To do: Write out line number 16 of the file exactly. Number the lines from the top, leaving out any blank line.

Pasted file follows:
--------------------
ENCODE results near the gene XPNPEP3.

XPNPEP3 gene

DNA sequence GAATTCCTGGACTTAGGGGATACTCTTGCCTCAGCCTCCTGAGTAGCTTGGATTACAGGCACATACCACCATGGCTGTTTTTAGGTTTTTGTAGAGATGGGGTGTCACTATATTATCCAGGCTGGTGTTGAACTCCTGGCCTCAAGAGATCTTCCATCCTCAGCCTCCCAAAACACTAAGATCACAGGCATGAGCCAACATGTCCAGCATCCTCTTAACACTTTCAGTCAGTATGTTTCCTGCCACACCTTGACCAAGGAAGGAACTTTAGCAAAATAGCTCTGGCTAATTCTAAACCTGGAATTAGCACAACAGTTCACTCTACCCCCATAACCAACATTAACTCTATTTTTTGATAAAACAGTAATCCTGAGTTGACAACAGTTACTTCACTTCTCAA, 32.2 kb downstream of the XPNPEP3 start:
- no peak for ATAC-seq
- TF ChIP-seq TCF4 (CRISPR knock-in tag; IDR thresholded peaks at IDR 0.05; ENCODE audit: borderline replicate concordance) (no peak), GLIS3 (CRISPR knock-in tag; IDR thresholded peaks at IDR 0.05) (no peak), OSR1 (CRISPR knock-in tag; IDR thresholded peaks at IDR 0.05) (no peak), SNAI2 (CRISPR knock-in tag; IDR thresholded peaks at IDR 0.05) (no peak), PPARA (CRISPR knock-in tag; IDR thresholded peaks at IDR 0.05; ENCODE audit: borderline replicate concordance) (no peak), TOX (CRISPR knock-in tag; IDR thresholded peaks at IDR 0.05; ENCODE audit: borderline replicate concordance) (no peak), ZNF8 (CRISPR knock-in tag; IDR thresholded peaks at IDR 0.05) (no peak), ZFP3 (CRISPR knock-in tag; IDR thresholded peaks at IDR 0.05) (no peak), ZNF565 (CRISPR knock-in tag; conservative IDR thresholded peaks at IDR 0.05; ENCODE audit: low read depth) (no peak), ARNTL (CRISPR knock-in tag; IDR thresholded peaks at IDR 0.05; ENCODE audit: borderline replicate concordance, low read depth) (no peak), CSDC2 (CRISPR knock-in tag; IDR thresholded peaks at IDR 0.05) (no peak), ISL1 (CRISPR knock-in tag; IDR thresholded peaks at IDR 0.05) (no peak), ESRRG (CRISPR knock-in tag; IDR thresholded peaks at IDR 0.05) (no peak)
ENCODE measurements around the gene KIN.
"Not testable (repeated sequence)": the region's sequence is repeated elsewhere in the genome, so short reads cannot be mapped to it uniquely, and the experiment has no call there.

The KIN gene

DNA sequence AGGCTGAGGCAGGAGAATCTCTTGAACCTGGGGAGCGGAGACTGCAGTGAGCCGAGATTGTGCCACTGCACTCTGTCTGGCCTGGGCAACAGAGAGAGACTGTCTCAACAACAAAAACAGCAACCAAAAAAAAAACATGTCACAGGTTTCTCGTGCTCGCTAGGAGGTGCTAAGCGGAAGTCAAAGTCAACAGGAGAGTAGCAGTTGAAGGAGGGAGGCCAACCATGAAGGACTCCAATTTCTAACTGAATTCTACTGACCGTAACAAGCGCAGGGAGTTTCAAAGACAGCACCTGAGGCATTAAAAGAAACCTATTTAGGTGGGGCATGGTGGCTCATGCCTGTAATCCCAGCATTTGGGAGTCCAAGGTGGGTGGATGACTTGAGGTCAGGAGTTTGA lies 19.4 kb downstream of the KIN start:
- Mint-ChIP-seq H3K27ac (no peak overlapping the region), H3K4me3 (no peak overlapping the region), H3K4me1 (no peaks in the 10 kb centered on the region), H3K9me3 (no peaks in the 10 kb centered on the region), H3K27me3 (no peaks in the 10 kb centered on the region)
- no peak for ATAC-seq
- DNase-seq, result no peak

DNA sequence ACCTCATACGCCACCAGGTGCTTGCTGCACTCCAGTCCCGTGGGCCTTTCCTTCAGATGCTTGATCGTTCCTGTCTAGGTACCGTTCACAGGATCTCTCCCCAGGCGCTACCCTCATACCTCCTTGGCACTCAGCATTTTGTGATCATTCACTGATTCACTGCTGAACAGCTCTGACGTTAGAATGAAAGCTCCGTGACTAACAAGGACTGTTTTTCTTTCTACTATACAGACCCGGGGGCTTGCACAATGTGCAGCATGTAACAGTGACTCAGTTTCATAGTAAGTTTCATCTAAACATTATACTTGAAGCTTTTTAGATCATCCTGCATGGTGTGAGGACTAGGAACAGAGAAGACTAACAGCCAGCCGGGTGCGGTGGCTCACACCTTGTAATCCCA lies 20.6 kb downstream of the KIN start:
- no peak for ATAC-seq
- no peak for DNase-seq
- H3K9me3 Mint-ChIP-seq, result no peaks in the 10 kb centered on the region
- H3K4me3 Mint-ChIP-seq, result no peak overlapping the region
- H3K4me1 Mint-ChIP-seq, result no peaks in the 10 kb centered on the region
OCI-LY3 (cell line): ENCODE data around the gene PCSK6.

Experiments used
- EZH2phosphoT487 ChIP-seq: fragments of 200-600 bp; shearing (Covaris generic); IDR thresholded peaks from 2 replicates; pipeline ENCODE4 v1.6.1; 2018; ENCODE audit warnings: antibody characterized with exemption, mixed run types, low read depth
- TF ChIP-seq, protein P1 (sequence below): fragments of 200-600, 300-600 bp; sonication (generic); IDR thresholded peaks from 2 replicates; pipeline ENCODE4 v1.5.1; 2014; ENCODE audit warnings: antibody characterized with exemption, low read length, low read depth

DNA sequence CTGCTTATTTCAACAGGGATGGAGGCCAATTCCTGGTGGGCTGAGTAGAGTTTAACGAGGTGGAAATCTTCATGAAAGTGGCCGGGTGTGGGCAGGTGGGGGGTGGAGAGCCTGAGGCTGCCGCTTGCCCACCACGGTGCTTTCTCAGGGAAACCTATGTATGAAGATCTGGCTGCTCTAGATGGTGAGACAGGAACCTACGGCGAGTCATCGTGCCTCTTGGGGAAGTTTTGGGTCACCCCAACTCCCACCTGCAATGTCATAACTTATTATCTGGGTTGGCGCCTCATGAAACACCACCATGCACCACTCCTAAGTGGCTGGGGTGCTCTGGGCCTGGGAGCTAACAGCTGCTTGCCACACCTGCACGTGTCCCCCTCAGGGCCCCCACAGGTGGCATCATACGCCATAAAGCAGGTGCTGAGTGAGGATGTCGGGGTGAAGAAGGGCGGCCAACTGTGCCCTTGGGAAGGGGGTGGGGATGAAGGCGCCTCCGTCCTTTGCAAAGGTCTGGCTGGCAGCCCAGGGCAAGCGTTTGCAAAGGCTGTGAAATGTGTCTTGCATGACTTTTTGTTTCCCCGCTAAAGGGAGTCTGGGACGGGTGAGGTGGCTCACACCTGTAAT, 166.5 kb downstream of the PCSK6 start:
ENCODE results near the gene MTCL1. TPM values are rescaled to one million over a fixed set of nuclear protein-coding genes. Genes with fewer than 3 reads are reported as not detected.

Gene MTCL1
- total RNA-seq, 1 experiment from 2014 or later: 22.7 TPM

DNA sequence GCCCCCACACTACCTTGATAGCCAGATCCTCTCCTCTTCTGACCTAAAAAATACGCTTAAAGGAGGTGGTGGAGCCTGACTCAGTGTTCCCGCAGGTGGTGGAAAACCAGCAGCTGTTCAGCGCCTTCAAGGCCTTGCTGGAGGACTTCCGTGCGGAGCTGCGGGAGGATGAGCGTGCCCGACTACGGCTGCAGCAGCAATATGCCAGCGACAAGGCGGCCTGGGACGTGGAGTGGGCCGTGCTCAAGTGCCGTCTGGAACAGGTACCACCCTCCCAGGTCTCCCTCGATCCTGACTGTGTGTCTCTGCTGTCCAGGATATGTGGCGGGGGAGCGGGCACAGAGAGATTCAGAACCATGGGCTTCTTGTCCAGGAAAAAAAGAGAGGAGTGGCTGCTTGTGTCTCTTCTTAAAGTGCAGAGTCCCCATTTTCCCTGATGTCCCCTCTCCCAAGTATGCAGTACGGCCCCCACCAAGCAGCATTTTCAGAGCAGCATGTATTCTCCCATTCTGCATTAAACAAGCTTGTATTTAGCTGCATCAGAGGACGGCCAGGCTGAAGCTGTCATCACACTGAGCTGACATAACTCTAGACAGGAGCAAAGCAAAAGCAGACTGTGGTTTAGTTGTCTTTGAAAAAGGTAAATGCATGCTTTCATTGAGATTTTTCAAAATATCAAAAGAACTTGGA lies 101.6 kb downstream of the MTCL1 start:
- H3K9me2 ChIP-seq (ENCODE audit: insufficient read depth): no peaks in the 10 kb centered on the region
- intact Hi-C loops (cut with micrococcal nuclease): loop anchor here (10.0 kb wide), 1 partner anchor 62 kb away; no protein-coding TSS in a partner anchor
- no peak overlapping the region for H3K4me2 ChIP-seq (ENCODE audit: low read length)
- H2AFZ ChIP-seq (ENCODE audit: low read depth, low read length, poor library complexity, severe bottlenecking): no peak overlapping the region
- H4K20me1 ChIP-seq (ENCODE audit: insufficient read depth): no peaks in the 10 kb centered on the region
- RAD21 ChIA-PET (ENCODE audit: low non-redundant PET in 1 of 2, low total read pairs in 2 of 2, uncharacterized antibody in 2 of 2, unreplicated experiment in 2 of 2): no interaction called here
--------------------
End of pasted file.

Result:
- H3K9me3 Mint-ChIP-seq, result no peaks in the 10 kb centered on the region